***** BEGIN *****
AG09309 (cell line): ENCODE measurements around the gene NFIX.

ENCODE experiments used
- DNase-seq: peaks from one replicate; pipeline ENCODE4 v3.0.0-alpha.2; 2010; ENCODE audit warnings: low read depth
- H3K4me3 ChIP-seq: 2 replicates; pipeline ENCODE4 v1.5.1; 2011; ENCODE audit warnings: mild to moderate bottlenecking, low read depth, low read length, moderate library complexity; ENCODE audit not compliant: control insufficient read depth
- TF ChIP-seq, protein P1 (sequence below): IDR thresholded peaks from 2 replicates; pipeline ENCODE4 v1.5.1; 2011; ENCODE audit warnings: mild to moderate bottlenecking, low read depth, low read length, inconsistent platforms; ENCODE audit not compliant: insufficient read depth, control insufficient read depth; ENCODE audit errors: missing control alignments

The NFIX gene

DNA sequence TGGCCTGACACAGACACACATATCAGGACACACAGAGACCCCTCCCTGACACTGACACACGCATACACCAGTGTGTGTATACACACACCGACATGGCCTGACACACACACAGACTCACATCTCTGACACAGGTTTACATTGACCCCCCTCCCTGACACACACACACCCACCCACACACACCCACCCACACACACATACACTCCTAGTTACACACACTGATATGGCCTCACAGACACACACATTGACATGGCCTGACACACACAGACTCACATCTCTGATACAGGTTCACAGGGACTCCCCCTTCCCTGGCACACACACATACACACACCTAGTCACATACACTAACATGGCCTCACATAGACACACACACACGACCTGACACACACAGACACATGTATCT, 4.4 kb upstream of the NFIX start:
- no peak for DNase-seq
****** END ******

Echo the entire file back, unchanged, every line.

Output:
AG09309 (cell line): ENCODE measurements around the gene NFIX.

ENCODE experiments used
- DNase-seq: peaks from one replicate; pipeline ENCODE4 v3.0.0-alpha.2; 2010; ENCODE audit warnings: low read depth
- H3K4me3 ChIP-seq: 2 replicates; pipeline ENCODE4 v1.5.1; 2011; ENCODE audit warnings: mild to moderate bottlenecking, low read depth, low read length, moderate library complexity; ENCODE audit not compliant: control insufficient read depth
- TF ChIP-seq, protein P1 (sequence below): IDR thresholded peaks from 2 replicates; pipeline ENCODE4 v1.5.1; 2011; ENCODE audit warnings: mild to moderate bottlenecking, low read depth, low read length, inconsistent platforms; ENCODE audit not compliant: insufficient read depth, control insufficient read depth; ENCODE audit errors: missing control alignments

The NFIX gene

DNA sequence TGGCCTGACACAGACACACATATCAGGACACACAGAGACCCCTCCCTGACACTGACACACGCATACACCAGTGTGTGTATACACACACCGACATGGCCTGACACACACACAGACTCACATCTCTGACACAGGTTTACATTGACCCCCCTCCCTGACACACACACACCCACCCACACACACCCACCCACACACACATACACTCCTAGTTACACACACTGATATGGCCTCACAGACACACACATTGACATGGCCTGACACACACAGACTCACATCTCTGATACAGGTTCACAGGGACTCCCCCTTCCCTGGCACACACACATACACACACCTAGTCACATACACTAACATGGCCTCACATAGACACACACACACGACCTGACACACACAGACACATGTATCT, 4.4 kb upstream of the NFIX start:
- no peak for DNase-seq